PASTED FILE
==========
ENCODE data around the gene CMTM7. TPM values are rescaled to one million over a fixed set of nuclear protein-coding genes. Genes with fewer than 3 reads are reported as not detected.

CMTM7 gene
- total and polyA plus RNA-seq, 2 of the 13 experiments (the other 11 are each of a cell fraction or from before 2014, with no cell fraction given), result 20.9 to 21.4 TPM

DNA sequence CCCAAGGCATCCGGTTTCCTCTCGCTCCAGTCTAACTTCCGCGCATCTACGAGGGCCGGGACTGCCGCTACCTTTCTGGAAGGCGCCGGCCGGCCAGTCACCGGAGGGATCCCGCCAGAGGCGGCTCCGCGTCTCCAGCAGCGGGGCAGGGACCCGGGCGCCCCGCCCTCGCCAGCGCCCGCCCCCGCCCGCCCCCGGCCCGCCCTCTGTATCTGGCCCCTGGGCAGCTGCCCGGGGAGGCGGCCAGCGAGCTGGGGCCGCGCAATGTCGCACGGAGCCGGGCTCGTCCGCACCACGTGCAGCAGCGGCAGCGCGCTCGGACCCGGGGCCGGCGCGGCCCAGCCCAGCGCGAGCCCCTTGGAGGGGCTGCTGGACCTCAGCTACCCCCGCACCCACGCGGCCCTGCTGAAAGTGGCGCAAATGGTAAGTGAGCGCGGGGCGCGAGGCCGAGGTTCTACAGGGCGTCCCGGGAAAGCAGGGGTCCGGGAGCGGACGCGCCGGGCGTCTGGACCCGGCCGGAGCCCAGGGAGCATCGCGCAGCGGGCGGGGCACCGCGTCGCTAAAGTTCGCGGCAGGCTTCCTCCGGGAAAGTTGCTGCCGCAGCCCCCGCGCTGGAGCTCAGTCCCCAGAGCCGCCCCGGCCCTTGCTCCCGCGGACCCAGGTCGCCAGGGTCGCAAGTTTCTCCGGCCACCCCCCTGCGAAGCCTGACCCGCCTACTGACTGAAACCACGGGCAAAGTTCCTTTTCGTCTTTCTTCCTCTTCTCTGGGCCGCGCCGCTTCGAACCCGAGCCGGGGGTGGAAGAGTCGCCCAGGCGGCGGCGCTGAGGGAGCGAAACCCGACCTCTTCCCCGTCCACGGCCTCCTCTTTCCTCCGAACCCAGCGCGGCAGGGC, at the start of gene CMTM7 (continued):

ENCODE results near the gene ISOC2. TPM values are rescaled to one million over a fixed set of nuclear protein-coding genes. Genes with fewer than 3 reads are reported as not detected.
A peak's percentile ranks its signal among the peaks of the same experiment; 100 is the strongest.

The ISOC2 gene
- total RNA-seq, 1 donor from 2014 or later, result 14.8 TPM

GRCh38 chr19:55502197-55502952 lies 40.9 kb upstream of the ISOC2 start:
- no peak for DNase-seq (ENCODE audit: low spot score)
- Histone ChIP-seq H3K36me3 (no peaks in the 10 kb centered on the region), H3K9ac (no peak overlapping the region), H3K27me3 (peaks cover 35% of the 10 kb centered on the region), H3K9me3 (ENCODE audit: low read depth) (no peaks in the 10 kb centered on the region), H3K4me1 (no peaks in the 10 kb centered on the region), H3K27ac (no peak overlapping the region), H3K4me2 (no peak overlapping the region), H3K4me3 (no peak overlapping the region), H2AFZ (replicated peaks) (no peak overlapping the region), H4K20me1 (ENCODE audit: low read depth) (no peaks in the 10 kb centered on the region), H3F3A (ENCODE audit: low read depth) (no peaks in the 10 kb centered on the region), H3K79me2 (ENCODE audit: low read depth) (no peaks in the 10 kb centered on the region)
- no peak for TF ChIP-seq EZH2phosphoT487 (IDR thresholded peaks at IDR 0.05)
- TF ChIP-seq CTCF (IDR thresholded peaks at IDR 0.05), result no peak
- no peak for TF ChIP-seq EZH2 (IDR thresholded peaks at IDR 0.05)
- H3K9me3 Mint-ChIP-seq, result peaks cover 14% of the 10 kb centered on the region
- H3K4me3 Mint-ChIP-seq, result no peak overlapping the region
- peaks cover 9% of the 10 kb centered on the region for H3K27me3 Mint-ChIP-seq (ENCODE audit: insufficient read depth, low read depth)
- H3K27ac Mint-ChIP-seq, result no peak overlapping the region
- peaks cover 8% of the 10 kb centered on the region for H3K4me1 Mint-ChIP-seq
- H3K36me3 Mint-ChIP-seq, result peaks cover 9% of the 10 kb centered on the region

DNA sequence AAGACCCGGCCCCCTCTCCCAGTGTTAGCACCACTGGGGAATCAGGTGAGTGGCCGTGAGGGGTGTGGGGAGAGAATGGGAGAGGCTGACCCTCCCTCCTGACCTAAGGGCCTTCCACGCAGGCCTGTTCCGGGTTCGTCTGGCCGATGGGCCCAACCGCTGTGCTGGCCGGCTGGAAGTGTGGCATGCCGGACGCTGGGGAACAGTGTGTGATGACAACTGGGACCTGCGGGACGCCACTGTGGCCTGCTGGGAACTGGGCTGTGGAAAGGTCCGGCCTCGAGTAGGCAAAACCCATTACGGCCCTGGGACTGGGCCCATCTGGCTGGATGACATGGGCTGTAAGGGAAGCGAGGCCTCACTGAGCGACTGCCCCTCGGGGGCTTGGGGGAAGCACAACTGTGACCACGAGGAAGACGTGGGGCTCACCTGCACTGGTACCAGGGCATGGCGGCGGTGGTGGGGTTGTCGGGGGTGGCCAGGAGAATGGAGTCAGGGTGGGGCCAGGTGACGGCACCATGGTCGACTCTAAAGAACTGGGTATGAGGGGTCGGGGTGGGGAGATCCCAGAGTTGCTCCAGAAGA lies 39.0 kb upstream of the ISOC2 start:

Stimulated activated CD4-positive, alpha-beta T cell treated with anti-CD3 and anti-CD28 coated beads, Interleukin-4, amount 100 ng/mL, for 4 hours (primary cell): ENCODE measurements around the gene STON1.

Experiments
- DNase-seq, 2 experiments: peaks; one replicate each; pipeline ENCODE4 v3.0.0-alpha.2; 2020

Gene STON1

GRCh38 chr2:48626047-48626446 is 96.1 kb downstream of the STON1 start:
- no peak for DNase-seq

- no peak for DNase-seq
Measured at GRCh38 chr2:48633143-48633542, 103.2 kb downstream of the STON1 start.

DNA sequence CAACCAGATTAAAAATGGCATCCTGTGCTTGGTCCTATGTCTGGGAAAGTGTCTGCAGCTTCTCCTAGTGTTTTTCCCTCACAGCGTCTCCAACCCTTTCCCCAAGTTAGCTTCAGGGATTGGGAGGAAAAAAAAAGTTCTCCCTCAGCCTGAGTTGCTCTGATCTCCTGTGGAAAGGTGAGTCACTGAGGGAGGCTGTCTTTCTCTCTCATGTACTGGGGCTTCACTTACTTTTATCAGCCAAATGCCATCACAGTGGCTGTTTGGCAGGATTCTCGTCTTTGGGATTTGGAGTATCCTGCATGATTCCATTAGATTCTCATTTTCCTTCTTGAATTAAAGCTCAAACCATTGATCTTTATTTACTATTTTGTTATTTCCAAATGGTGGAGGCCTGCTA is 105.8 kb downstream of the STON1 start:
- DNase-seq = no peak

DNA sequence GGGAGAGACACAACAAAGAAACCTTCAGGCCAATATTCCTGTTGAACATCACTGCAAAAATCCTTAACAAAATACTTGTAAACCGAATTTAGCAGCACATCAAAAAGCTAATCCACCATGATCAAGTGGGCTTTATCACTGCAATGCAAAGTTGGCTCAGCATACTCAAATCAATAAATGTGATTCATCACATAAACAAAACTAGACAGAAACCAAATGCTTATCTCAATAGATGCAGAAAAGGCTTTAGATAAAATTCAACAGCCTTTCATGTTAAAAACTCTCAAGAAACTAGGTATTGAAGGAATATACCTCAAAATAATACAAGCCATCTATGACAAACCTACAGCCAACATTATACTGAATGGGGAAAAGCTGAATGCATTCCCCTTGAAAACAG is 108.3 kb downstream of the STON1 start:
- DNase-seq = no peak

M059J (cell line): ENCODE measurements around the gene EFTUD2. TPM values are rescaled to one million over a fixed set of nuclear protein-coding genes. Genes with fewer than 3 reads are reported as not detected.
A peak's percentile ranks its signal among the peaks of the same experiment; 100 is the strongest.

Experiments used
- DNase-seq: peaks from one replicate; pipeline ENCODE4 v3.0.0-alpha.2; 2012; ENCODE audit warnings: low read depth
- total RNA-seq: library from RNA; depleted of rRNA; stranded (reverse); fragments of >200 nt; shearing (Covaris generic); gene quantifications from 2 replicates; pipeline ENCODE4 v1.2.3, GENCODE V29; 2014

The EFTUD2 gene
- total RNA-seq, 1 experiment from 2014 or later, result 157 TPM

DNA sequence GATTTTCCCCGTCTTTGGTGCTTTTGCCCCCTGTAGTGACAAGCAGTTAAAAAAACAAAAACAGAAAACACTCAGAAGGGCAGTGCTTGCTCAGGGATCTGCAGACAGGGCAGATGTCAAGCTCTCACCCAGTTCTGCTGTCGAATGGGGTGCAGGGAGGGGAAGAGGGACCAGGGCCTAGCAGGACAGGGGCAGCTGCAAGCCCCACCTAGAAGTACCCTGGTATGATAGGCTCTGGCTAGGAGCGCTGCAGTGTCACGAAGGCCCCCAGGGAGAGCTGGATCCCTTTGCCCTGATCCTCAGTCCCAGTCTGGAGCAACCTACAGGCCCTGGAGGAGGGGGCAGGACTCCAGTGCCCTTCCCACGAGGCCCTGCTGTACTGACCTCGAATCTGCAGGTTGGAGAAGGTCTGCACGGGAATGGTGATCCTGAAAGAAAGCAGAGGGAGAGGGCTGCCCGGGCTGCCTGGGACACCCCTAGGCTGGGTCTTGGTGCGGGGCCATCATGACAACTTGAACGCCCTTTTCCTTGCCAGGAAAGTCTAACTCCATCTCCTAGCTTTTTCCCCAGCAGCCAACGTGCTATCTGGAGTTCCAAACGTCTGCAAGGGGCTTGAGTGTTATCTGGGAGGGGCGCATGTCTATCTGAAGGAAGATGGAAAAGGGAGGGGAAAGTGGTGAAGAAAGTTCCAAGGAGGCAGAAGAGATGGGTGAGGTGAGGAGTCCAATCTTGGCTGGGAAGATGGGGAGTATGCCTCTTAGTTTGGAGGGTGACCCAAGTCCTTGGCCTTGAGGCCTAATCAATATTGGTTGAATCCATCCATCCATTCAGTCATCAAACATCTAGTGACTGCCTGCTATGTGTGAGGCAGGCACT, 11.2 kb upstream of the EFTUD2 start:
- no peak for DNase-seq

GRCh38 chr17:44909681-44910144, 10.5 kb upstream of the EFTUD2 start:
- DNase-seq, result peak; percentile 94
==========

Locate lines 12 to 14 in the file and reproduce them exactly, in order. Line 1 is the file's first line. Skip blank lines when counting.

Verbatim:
- no peak for TF ChIP-seq EZH2phosphoT487 (IDR thresholded peaks at IDR 0.05)
- TF ChIP-seq CTCF (IDR thresholded peaks at IDR 0.05), result no peak
- no peak for TF ChIP-seq EZH2 (IDR thresholded peaks at IDR 0.05)